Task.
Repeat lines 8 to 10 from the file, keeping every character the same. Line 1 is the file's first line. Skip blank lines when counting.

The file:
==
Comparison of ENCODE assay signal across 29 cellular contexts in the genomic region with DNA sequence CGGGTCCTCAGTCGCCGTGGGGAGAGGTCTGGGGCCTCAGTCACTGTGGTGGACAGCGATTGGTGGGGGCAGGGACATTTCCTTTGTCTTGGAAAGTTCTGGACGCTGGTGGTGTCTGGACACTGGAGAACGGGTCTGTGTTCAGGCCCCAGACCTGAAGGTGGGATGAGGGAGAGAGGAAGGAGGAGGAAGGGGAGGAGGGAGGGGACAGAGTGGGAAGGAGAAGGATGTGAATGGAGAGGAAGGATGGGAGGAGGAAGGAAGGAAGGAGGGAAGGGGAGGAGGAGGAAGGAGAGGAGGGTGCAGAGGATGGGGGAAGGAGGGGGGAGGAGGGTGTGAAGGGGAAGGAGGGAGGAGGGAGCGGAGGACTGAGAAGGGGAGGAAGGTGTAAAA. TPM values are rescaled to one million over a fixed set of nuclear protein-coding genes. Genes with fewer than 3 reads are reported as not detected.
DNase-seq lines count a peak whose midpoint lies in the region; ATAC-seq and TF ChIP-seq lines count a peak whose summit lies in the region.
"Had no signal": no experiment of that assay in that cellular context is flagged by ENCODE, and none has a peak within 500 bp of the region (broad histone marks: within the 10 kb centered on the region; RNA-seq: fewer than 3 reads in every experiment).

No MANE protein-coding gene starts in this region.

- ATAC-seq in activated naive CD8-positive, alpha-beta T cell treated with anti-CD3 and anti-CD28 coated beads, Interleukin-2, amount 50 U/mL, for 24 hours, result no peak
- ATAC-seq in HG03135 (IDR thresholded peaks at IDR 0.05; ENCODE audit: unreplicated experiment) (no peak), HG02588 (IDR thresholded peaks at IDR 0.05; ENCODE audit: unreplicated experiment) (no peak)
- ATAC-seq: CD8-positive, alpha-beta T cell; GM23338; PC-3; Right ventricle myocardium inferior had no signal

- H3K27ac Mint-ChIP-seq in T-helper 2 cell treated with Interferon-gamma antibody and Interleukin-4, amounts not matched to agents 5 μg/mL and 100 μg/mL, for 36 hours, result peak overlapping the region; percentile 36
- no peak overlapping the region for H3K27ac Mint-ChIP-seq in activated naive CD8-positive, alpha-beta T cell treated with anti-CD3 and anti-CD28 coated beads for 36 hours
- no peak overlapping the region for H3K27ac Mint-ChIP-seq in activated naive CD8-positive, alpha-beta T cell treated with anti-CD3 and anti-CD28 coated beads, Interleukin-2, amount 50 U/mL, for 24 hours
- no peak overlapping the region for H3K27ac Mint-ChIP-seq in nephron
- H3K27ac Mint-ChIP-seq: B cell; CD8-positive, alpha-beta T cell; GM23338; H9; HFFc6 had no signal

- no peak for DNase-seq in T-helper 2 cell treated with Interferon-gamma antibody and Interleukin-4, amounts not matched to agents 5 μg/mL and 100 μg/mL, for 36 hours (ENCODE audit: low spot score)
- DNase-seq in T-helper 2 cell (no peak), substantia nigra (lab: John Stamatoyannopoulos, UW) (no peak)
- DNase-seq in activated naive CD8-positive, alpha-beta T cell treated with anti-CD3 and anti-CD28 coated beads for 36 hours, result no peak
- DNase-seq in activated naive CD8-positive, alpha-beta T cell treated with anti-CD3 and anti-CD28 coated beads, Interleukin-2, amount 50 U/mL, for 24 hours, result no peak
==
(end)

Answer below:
- H3K27ac Mint-ChIP-seq in T-helper 2 cell treated with Interferon-gamma antibody and Interleukin-4, amounts not matched to agents 5 μg/mL and 100 μg/mL, for 36 hours, result peak overlapping the region; percentile 36
- no peak overlapping the region for H3K27ac Mint-ChIP-seq in activated naive CD8-positive, alpha-beta T cell treated with anti-CD3 and anti-CD28 coated beads for 36 hours
- no peak overlapping the region for H3K27ac Mint-ChIP-seq in activated naive CD8-positive, alpha-beta T cell treated with anti-CD3 and anti-CD28 coated beads, Interleukin-2, amount 50 U/mL, for 24 hours